• Instill self-confidence, sense of mastery and well-being
    • So that pain is neither feared, nor focused on
  • Women who feel that they have successfully coped with the pain and stress of labor note that they were “able to transcend their pain and experience a sense of strength and profound psychologic and spiritual comfort during labor.”
birth environment
Birth Environment
  • Promotes sense of comfort and privacy
  • Comfort aids
  • Places to walk, bathe, and rest
  • Study comparing hospital vs home births found hospital births were associated with higher pain ratings
  • Systematic review of randomized trials of home-like versus conventional institutional settings for birth
    • Increased likelihood of not using intrapartum analgesia/anesthesia (RR1.19, 95% CI 1.07-1.21)
    • Request same setting the next time (RR1.81, 95% CI 1.65-1.98)
    • Express satisfaction with intrapartum care (RR1.14, 95% CI 1.07-1.21)
continuous labor support
Continuous Labor Support
  • Nonmedical care of laboring women throughout labor and delivery by a trained person
  • Supportive companion during labor can help with pain and anxiety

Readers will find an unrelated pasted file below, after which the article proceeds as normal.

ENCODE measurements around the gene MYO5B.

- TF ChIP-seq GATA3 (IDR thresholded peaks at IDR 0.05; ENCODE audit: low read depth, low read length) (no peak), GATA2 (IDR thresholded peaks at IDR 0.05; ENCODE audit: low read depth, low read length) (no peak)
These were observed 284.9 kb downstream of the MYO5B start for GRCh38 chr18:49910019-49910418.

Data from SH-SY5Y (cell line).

• Multiple studies have shown that doulas:
    • Half the risk of unplanned c-sections
    • Half the risk of instrumental delivery
    • Significantly shorten labor
water immersion
Water Immersion
  • Warm water, deep enough to cover the woman’s abdomen
  • Enhances relaxation, reduces labor pain
  • Body temperature should be monitored
  • Few minutes to hours in the first stage of labor
  • Randomized trials show:
    • Significant reduction in pain (via pain score or decreased narcotic use)
    • No increase in infection rates (even c ROM)
intradermal water blocks
Intradermal Water Blocks
  • Incidence of low back pain in labor is 15-74%
    • Etiologies include: asynclitism, fetal OP position, referred uterine pain, lumbopelvic characteristics
  • Endorphins release thought to be responsible for pain relief
  • Randomized trials have found:
    • Significant decrease in severe LBP
    • Relief lasts 45 -120 minutes
intradermal water block
Intradermal Water Block
  • 4 intradermal injections of .05-.1mL sterile water with a 25 gauge needle. Over each posterior superior iliac spine and two 3cm below and 1cm medial to the first sites.
  • Burning during injection, therefore, given during ctx.
maternal movement and positioning
Maternal Movement and Positioning
  • 76% of hospitalized laboring women do not walk around. Limited movement was secondary to:
    • Connections (IVs, tocometers, BP cuffs, catheters)
    • Pain medications
    • Instructed not to by medical staff
so many positions so little time
So many positions, so little time!
  • Knee-Chest*
  • Dangle
  • Hands and Knees*
  • Labor Dance*
  • The Lift*
  • The Lunge*
  • Rocking
  • Side Lying*
  • Squatting
  • Toilet Sitting
  • Tug of War
  • Walking and Swaying*
  • Semi-prone*
  • Rhythmic ritual for handling contractions
  • Pelvic dimensions vary with different maternal positions, ameliorating labor pain